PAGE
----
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Tough Choices Looming After Bond Issue Defeat

School board will take time to consider several options

After of the proposed $32 million bond issue to build a new , the is going to take some time before deciding which path to take next, board president Kevin Romanchok said Wednesday.

When the bond issue went down in , the board had just a few weeks to get it on the March primary ballot.

Whatever is eventually decided on -- whether it's the same bond issue, a modified version of it, or a bond issue to do additions and improvements to the existing middle school -- it will not go up for a vote until the November election, Romanchok said.

That means the district has time to talk with the community, get input from its architect, and talk with each other. A decision will likely be made sometime in the spring in order to have everything in order for a bond issue to go on the November ballot.

Ultimately, Romanchok said, the decision comes down to sticking with what the board believes is the best long-term decision, building new, or working with the exisiting middle school.

"Some people think we can just slap some classrooms on and that's all we need to do," Romanchok said. "There's much more to consider than just that."

Challenges and solutions

First, there's what to do in the immediate future. Projected growth figures have the middle school population jumping from around 620 to 710 by the 2014-15 school year, Romanchok said. That's when there is no more room to hold the students in the current building.

Trailers are a possibility. Cutting the library in half and using one of the halves for a classroom is one proposed solution. Even using the existing cafeteria and gymnasium as classroom space is on the table, Romanchok said.

Eighth-graders could be temporarily moved to the high school, Romanchok said. But the longest that could go on is two years before projected growth makes the high school over capacity with the eighth-graders there.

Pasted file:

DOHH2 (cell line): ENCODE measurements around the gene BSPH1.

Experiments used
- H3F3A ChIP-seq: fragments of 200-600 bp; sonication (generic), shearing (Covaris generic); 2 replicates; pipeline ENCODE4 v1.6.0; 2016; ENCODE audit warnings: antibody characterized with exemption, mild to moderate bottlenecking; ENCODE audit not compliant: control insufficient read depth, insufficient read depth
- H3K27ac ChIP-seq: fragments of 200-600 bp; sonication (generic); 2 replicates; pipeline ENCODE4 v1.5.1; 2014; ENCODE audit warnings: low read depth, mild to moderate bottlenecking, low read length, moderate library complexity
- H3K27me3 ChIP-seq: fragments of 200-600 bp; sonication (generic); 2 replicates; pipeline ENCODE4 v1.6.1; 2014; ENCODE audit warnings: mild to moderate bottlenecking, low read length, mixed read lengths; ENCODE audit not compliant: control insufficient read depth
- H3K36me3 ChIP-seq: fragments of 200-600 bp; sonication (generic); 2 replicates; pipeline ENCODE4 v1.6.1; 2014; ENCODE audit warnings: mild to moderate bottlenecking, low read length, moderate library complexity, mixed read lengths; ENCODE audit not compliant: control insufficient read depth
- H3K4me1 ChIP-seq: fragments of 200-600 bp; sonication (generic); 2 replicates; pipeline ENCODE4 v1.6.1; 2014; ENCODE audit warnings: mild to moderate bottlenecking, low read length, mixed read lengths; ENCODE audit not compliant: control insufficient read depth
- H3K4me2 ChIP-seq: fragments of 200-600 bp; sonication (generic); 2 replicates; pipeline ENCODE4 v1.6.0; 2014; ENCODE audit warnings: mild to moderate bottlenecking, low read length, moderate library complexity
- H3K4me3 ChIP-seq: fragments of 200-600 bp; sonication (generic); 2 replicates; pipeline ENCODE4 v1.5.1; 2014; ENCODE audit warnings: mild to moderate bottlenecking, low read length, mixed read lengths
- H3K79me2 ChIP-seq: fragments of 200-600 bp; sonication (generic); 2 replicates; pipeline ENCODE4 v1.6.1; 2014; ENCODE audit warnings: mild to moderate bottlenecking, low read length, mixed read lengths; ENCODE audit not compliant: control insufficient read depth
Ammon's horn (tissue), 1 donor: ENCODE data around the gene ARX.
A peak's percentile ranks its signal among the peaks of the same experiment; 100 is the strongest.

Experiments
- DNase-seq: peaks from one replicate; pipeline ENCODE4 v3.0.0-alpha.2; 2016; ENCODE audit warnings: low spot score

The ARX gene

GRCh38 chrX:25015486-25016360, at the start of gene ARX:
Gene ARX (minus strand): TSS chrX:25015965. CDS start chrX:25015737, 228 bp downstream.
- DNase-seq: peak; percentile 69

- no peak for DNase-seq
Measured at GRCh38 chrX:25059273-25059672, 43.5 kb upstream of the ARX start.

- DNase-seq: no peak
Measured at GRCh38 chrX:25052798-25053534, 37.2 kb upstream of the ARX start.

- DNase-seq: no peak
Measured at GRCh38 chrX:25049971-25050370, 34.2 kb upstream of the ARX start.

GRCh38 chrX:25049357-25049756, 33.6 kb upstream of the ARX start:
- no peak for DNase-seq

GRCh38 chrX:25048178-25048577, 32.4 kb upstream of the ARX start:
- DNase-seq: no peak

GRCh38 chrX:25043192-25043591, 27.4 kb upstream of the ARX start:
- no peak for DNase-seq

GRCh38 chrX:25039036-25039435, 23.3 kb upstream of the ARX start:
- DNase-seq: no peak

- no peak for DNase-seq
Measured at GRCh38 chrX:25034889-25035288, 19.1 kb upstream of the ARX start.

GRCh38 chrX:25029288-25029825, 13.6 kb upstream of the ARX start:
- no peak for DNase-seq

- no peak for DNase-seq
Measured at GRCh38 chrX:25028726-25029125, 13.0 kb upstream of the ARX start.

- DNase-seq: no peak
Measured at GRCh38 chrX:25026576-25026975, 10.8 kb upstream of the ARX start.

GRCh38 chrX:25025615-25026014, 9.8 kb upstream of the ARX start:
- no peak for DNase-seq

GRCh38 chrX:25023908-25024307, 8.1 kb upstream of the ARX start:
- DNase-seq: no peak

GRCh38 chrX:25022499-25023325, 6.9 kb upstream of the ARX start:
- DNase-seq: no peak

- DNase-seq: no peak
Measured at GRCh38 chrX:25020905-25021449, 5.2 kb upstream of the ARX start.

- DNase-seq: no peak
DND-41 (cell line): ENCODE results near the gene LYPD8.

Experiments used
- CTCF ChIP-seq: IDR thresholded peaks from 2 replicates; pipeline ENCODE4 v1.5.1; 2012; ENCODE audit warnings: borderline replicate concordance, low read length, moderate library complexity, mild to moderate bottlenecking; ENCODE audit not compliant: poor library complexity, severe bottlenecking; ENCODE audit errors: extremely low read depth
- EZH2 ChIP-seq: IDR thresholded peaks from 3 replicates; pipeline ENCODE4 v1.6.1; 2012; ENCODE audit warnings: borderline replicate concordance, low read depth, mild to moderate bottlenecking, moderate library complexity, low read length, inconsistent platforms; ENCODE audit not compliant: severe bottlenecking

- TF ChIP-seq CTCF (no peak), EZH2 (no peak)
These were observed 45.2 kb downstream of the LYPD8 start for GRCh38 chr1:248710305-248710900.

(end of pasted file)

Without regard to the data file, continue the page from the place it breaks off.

Hard decisions

One of the big factors in the decision will be looking at the current middle school from a cost-benefit point of view. At some point, maintenance and repairs on older buildings like the middle school and become cost prohibitive, Romanchok said.

"We have to see how much heating, plumbing and electrical we can put on the exisiting infrastructure," he said. "These are buildings in the last decades of their useful lifespan. Sooner rather than later, their systems are going to start failing."

Avon Middle School was built in 1956. Village Elementary was built around 1925.

If the district decides to work with the existing middle school, it will also have to address the too-small cafeteria that forces the school to have four lunch periods. The lack of bathrooms are another issue. And traffic flow is a huge problem. Hallways are so crowded between classes, students often cannot open their lockers to get books and supplies.

Then there's the matter of and elementary schools. Both are crowded now and, if a new middle school isn't built where sixth-graders currently at Heritage North could go, an addition will need to be built there as well, Romanchok said.

Whatever the decision is, Romanchok said, the district will have to go to the voters for the money to make it happen.

"We have to do something," he said. "Doing nothing is not an option."

Terry Kraus March 08, 2012 at 07:38 PM